Tuesday, December 13, 2016

Primitive Minds and Minds of Primitives

I'm always receiving notices in the mail for continuing education courses and seminars. Yesterday's flier from a psychoanalytic institute has several offerings that remind me of our current attempt to reach down into the mindset of human sacrifice.

One is called Treating Primitive Mental States. You might say that human sacrifice was the treatment for certain primitive mental states. Before there was psychotherapy, there was murder. I'm not sure which is more effective. Certainly murder is more popular.

Another seminar is called Forms of Things Unknown: An Approach to Ineffable Experience. It goes to how we manage to translate unconscious experience into language.

Here again, this goes to the problem of thoughts and what to do with them. Human sacrifice had to be a mode of expression, but expression of what exactly? Clearly, it involved acting out instead of thinking. The acting out is a kind of thinking-in-action, the way children act out their thoughts and emotions instead of reflecting upon them.

Recall what was said about innocence only being seen retrospectively. It is no doubt the same with human sacrifice. It could not be seen for what it was when it was occurring -- which was the whole point. Acting out is defense mechanism, the purpose of which is to avoid thinking, precisely.

Here's another: The Fragmented Self: Psychoanalytic Perspectives on Dissociation. As we've discussed in the past, we begin life with a fragmented self that eventually becomes integrated through what is generically called good-enough-mothering.

But any number of things can happen along the way that keep the self fragmented: trauma, neglect, abuse, etc. This is how the mind parasites take root. A mind parasite is essentially an unintegrated and semi-autonomous fragment of subjectivity that takes on a life and agenda of its own.

Each of these concepts is essential to understanding human experience and behavior: primitive mental states, unverbalized experience, and fragmentation. The more primitive the mental state, the more fragmentation, dissociation, projection, etc.

The question is, can our current knowledge of primitive mental states tell us anything about the mental states of primitives? I don't see any other way. Humans are humans; just as our physical form develops along certain universal lines, so too do our minds. Indeed, if they don't develop the same way, then we're talking about a different species.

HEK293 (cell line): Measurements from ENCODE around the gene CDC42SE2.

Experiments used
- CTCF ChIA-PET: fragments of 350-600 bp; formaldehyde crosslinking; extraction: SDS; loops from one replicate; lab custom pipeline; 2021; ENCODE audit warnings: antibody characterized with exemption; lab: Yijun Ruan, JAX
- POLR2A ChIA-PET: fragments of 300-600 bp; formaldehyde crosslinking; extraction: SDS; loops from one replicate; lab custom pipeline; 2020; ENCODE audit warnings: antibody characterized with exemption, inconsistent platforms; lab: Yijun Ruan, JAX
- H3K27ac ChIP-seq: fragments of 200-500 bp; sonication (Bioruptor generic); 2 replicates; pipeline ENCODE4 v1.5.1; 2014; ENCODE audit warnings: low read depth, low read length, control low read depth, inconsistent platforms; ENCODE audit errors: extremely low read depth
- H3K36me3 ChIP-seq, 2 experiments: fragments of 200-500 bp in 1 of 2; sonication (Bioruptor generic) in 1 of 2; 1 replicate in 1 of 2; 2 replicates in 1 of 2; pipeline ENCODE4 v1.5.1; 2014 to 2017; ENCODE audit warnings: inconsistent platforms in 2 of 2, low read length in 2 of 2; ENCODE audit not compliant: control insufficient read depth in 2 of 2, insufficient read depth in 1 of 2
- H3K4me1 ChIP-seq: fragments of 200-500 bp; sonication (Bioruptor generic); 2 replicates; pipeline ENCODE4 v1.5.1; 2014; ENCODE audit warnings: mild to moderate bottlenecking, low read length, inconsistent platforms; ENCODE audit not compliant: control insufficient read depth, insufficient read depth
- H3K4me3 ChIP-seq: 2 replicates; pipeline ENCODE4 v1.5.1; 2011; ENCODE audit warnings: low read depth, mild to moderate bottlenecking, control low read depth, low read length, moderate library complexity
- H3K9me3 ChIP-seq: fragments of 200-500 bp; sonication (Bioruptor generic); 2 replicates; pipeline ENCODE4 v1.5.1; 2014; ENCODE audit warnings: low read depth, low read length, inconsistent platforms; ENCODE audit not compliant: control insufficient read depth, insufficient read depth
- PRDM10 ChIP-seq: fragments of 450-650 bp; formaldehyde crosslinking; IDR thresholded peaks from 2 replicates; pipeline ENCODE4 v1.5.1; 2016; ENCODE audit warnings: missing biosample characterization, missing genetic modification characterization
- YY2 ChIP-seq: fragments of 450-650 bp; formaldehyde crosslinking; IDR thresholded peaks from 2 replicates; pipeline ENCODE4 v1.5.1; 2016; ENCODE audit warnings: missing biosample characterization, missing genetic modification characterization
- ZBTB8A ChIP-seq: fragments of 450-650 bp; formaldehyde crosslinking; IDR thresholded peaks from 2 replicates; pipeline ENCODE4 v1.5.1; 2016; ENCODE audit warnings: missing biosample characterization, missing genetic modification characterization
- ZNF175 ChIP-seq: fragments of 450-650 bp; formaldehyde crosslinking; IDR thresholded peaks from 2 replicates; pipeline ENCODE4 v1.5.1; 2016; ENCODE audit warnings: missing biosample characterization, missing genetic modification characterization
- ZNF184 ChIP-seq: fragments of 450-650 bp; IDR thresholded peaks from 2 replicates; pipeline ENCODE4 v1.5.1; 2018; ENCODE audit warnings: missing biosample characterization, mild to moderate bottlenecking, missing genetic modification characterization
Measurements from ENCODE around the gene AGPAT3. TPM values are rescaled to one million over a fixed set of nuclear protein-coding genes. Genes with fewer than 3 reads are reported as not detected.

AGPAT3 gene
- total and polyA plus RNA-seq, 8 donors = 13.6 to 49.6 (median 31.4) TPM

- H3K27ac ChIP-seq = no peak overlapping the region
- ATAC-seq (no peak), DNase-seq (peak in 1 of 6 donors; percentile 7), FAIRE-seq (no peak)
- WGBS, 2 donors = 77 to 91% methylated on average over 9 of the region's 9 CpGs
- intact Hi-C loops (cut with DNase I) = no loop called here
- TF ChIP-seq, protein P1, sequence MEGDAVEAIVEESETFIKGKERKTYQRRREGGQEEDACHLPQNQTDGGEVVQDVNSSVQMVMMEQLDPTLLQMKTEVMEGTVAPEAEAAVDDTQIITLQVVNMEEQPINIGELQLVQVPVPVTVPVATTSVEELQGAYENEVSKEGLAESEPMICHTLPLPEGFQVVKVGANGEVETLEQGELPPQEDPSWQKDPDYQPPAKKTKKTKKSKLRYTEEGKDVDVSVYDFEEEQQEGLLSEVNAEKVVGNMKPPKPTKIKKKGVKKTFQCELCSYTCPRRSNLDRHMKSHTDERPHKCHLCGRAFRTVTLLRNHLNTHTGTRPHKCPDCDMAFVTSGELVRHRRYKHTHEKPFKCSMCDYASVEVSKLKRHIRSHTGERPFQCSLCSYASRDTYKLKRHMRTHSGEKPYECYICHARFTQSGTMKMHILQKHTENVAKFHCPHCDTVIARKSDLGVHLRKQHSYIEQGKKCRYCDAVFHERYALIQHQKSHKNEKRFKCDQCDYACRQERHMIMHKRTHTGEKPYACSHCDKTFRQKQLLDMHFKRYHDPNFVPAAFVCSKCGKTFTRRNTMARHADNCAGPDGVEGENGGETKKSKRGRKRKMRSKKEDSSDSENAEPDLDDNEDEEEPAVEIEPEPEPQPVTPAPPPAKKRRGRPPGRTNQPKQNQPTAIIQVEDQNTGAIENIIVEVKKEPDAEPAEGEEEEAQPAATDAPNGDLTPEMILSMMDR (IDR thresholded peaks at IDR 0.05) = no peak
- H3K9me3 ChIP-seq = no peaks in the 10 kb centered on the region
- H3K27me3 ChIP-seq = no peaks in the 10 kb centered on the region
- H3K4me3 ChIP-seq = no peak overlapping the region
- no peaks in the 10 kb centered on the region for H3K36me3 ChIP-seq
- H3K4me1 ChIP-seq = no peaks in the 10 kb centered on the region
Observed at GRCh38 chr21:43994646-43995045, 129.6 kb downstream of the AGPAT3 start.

That was abrupt. Work suddenly beckons. I gotta get going. To be continued...

8 Comments:

Blogger Rick said...

"Forms of Things Unknown: An Approach to Ineffable Experience"

Bob -- is there a website with more info on this seminar?

12/13/2016 10:01:00 AM  
Blogger Tony said...

"Forms of Things Unknown: An Approach to Ineffable Experience"

Poetry, music, visual art?

12/13/2016 11:21:00 AM  
Blogger julie said...

Humans are humans; just as our physical form develops along certain universal lines, so too do our minds. Indeed, if they don't develop the same way, then we're talking about a different species.

Along those lines, I was just reading somewhere this morning a study of why other apes don't talk. Apparently, they have all the hardware - the mouth, voice box, etc. are theoretically capable - but they don't have the software. Some may be able to learn rudimentary signs, but actual talking - and presumably the thinking that happens along with it - is right out.

12/13/2016 11:28:00 AM  
Blogger Gagdad Bob said...

Here is a link to the brochure. "Forms of Things Unknown" is all about O --> k.

12/13/2016 01:51:00 PM  
Blogger Rick said...

Thanks, Bob. I was wondering if there might be an online option. I assume I'd have to be credentialed..

12/13/2016 02:59:00 PM  
Blogger Gagdad Bob said...

I'm sure anyone can attend, but I doubt if there's an online option.

12/13/2016 03:08:00 PM  
Blogger Rick said...

Ah. Are you going?

12/13/2016 04:19:00 PM  
Blogger Gagdad Bob said...

Nah. These things over-promise on what they can deliver. More generally, the disciples always ruin the master.

A long time ago I realized that there are geniuses and there are diverse modes for expressing it. The discipline almost doesn't matter, but is simply the form through which the genius expresses his genius. A follower can take the same form and make it sound banal. So a genius in psychoanalysis such as Bion will have more in common with a genius in religion such as Schuon than he does with one of his followers.

12/13/2016 05:34:00 PM  

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